The abusive personality very often expresses itself in uncontrolled aggression, has a negative self-view, and is filled with envy and jealousy. The jealousy that he has is an irrational, morbid one fuelled by suspicion, and this is often the most frequently cited motive for spousal murders, and indeed for the suicide of the abuser. This jealousy is not based on love, but on control and the desire to isolate the victim. He often imagines that she is unfaithful, and is driven demented by the thought that his control over her might be loosening. Sometimes in the guise of loving her and wanting to be with her, he tries to manipulate her into working in the same place as him. The intense jealousy that Stephen experienced increased throughout his short marriage to Linda, and was accompanied by a stifling possessiveness, a vehicle often used by abusive people to isolate their victims
“At the start, we used to always do things together nearly all the time. No! We did everything together. But, throughout the relationship I would want to do things with my friends on my own. I didn’t do it much, but on occasion I would go to Christmas parties and other events. There was never a row over it, but there was some tension. It’s hard to explain. He just wouldn’t be his usual self when I was going to something. He would always warn me never look or talk to any other men. I never did anything throughout our relationship to make him think like this. I was more than 100% committed to him. I used to tell him that he was the one for me, and that no one else compared with him. And I meant it. I never wanted us to part. If things were different, I would have quite happily spent my life with him and I would never have the urge or reason to look at anyone else. But, it got to the stage in our relationship that I would be afraid if we were out, and some other man talked to me. If we were out together, I would be nervous if I met an old male friend, I know he would be watching, and there would be something about it. So, in the end if I did meet someone out that I knew, I would just cut conversation short; it was more important to me at the time that our relationship is happy. I never kept up contact with old friends from home or college.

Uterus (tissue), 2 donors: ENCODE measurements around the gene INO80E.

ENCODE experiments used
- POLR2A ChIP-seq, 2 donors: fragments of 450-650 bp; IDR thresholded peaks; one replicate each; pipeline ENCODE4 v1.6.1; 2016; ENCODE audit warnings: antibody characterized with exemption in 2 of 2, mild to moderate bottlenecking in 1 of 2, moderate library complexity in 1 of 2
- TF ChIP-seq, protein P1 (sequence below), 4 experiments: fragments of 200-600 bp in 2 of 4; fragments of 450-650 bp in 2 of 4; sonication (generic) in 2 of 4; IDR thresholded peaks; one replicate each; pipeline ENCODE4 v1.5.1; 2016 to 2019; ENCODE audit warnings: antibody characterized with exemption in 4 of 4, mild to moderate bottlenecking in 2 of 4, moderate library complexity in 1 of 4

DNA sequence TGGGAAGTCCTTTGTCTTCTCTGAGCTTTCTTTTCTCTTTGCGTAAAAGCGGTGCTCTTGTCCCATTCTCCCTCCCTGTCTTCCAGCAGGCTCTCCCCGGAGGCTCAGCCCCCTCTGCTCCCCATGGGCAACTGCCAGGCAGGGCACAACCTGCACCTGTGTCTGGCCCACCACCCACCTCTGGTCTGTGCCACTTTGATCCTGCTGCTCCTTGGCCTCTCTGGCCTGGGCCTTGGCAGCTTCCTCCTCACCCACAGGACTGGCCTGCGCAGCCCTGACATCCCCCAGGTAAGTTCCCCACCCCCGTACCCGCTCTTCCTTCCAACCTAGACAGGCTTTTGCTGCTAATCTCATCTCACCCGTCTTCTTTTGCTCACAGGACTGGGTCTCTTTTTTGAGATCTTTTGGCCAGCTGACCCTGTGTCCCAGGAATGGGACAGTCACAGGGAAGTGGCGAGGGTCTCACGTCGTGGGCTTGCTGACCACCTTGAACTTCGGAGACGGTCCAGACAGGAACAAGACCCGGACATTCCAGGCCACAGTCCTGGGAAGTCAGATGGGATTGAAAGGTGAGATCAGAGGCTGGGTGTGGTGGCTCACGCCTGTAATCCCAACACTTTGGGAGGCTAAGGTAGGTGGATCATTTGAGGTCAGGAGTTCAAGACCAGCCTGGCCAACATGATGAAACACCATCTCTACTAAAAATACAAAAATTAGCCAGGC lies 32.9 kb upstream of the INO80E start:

Even with friends at home, it was the same. I remember one Christmas, when we were out with my parents, and one or two of the lads that I would have known from home were out. Under no circumstances would I go over and talk to them. Even to say hello would have been an issue, and when I did say hello that night to friends living locally, who went to school with me, it was an issue. He would ask, “Do you like one of them?”. He even went as far that night as to say that they kept looking over at us, and that they didn’t like him etc. It was crazy when you think about it. But, he could explode if I didn’t keep him guaranteed in my behaviour that he was all that mattered. He was all that mattered to me, but it was hard to get that into his head.”
The abuser’s inner world is one of conflict, rage, uncertainty, tensions, paranoia, depression, anxiety, and suicidal thoughts. It is interesting that the psychological profile of male batterers is very similar to people diagnosed with Post Traumatic Stress Disorder. I will explain this condition later, but the colder and the more rejecting the parents have been, the more severe the trauma symptoms are likely to be. In other words, the more disrupted the attachment of the child, the greater the trauma and the greater the resulting anger and abusive tendencies in adulthood. If a male child is subject to shaming experiences especially by a punitive father, trauma, anger, and, for a substantial minority, abusive tendencies may be severely entrenched and magnified. Adolf Hitler is a prime example. Alice Miller’s book, For Your Own Good. The Roots of Violence in Child-rearing, gives a fascinating psychological profile of him. All the pent up rage and shame, coming from a childhood where he was regularly savagely beaten and humiliated by his father, were given full vent when he achieved power, and millions died as a result. On a much smaller scale, but on a global level, as will be shown later, physical abusers resort to sickening acts of violence to demonstrate power and exert control.
Adapted from Jim O’Shea’s book Abuse. Domestic Violence, Workplace and School Bullying published by Cork University Press
PSYCHOTHERAPISTS IN TIPPERARY
THERAPISTS IN TIPPERARY
DEATH OF A CHILD